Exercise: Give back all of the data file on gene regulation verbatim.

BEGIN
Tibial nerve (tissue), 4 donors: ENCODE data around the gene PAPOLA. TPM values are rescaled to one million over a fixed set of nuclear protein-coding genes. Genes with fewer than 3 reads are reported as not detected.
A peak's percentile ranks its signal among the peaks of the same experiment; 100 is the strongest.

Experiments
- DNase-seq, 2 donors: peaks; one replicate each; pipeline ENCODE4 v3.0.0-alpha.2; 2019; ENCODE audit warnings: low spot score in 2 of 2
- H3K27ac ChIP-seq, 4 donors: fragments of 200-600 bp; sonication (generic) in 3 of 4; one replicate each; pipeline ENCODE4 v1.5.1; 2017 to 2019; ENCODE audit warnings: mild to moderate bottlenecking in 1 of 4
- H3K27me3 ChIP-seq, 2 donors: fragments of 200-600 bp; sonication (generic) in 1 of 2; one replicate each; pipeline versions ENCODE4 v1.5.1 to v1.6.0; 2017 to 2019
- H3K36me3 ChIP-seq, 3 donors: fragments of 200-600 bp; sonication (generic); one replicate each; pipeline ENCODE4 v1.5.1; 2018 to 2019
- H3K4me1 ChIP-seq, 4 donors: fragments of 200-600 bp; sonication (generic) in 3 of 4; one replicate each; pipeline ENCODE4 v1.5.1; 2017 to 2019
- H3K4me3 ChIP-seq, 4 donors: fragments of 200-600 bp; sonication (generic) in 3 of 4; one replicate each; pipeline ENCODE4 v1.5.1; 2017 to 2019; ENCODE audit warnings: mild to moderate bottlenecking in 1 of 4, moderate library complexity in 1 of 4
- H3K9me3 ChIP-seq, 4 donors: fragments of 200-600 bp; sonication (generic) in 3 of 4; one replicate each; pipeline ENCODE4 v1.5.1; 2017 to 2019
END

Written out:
Tibial nerve (tissue), 4 donors: ENCODE data around the gene PAPOLA. TPM values are rescaled to one million over a fixed set of nuclear protein-coding genes. Genes with fewer than 3 reads are reported as not detected.
A peak's percentile ranks its signal among the peaks of the same experiment; 100 is the strongest.

Experiments
- DNase-seq, 2 donors: peaks; one replicate each; pipeline ENCODE4 v3.0.0-alpha.2; 2019; ENCODE audit warnings: low spot score in 2 of 2
- H3K27ac ChIP-seq, 4 donors: fragments of 200-600 bp; sonication (generic) in 3 of 4; one replicate each; pipeline ENCODE4 v1.5.1; 2017 to 2019; ENCODE audit warnings: mild to moderate bottlenecking in 1 of 4
- H3K27me3 ChIP-seq, 2 donors: fragments of 200-600 bp; sonication (generic) in 1 of 2; one replicate each; pipeline versions ENCODE4 v1.5.1 to v1.6.0; 2017 to 2019
- H3K36me3 ChIP-seq, 3 donors: fragments of 200-600 bp; sonication (generic); one replicate each; pipeline ENCODE4 v1.5.1; 2018 to 2019
- H3K4me1 ChIP-seq, 4 donors: fragments of 200-600 bp; sonication (generic) in 3 of 4; one replicate each; pipeline ENCODE4 v1.5.1; 2017 to 2019
- H3K4me3 ChIP-seq, 4 donors: fragments of 200-600 bp; sonication (generic) in 3 of 4; one replicate each; pipeline ENCODE4 v1.5.1; 2017 to 2019; ENCODE audit warnings: mild to moderate bottlenecking in 1 of 4, moderate library complexity in 1 of 4
- H3K9me3 ChIP-seq, 4 donors: fragments of 200-600 bp; sonication (generic) in 3 of 4; one replicate each; pipeline ENCODE4 v1.5.1; 2017 to 2019